It was in this prayer that those early Church Fathers found the spiritual courage and strength to stand as devoted and fearless defenders of the truth against raging heresy. And it is from that same prayer that you and I can take courage and strength today.
John tells us that even as Jesus prayed, His betrayer Judas was already leading the Roman soldiers and the police sent by the high priests and Pharisees to the garden. Soon He would be arrested, quickly convicted in a sham trial, and cruelly executed. As He began His prayer, Jesus said, "Father, it’s time. The hour has come." He knew His time was running out. And yet His mind was not on His own fate, but on the future of the Church His Father had given Him to shepherd.
Speaking directly as a Son to His own Father, Jesus gives us precious insights into their relationship. "You gave Me authority over all flesh — put Me in charge of everything human — so that I might give real and eternal life to all in My charge. And this is the real and eternal life — that they would know You, the one and only true God, and Jesus Christ, whom You sent. I glorified You on earth by completing what You assigned Me to do down to the last detail. Glorify Me now with Your own glory, the glory I had in Your presence before there was a world."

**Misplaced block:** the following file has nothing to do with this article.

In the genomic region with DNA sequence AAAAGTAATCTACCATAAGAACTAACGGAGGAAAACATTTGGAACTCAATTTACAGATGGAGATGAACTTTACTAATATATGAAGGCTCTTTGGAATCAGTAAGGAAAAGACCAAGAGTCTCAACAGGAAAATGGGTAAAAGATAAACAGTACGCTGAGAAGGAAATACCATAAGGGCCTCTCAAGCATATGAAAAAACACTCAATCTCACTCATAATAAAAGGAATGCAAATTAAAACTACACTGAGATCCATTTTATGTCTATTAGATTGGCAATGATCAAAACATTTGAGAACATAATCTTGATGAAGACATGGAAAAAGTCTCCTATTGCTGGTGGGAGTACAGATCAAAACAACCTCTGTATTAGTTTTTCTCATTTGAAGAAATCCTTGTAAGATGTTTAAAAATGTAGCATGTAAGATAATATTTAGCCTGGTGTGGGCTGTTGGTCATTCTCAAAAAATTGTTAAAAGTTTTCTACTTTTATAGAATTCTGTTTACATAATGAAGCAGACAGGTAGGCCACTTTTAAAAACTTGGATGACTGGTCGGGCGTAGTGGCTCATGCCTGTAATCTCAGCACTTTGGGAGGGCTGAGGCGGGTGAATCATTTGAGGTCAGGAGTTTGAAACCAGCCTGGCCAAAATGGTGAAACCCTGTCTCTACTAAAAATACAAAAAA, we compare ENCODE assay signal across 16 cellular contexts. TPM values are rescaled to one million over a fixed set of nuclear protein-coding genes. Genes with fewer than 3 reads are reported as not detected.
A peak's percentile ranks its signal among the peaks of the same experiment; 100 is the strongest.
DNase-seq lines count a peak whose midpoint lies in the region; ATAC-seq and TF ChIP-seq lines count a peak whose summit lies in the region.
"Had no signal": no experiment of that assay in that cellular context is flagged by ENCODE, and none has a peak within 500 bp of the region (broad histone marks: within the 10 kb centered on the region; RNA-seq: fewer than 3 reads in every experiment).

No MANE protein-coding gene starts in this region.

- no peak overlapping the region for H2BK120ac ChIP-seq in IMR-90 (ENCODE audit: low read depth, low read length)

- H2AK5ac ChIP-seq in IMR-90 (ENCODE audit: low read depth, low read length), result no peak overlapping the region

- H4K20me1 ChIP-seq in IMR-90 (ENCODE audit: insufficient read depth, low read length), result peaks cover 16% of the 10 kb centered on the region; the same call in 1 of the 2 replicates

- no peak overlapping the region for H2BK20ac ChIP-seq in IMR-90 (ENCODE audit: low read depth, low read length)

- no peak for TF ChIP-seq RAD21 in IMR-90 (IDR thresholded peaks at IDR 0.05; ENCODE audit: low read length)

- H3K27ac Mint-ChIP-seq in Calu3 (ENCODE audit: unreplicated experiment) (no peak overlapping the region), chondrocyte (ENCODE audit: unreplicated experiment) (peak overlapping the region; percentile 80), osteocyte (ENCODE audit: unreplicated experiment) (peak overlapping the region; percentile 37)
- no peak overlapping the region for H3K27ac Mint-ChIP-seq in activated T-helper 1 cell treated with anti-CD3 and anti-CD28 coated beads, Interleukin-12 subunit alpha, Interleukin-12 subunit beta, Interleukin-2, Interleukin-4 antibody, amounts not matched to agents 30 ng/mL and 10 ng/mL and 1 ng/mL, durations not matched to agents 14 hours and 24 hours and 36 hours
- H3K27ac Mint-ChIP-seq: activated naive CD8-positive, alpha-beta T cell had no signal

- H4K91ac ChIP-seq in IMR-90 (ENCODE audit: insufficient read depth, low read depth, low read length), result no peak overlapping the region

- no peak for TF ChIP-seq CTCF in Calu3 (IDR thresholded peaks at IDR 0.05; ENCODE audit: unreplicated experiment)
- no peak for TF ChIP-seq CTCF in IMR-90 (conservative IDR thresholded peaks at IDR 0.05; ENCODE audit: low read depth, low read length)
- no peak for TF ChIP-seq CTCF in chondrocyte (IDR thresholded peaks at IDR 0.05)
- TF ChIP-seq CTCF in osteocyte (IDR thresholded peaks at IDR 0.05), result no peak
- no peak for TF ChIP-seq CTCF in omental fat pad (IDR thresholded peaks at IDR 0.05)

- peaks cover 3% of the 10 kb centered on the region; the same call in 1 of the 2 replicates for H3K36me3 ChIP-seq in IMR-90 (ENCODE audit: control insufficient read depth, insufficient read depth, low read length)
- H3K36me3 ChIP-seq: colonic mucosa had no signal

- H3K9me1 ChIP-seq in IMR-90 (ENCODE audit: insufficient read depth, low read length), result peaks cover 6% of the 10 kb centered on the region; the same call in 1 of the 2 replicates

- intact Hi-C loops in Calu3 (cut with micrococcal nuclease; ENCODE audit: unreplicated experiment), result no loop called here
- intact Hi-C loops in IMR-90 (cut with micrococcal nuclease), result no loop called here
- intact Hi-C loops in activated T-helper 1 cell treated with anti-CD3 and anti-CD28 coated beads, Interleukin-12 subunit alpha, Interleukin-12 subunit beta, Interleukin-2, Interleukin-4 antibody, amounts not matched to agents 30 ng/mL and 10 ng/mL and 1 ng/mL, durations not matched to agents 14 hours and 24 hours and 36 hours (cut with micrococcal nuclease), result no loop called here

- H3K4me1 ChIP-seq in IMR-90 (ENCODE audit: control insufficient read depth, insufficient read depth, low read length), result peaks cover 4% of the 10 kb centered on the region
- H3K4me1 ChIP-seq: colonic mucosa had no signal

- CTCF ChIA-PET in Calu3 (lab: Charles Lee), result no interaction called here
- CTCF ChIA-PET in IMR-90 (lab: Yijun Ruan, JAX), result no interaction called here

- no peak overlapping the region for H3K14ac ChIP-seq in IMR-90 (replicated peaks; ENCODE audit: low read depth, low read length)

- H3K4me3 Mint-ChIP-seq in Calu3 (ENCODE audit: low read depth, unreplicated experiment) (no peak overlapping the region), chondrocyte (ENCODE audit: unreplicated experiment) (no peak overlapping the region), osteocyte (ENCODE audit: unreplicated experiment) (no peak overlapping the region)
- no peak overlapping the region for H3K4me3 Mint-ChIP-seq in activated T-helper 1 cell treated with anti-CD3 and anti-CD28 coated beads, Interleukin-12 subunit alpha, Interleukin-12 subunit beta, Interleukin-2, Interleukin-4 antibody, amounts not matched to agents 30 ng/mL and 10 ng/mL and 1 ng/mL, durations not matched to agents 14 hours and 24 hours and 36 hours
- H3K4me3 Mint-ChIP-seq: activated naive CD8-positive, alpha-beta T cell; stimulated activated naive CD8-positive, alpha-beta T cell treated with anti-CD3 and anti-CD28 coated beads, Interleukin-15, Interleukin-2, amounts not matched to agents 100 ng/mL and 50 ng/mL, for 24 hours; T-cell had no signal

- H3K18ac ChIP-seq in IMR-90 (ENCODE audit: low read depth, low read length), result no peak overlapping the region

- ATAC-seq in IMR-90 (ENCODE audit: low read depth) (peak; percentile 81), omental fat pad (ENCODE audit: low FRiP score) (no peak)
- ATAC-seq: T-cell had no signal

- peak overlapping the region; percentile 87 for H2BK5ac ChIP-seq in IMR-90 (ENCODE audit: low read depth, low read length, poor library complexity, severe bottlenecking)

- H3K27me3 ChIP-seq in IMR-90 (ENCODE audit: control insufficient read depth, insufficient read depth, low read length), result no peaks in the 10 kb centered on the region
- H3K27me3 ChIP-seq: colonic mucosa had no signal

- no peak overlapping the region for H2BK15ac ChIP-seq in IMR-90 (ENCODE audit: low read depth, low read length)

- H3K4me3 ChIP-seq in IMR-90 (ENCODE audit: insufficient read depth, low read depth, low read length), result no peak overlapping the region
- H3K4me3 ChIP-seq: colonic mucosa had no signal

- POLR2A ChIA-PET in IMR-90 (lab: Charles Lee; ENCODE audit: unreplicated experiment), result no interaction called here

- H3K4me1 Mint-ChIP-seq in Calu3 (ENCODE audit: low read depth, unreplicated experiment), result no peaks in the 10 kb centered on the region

What a privilege for the disciples, and for us. We hear Him speak to God of their history together. "The glory I had in Your presence before there was a world." He’s speaking of a time before Genesis 1:1 — "In the beginning God created the heavens and the earth." That had not happened yet. He’s speaking of the time described in John 1:1 — "In the beginning was the Word, and the Word was with God, and the Word was God." That’s what He means. That time.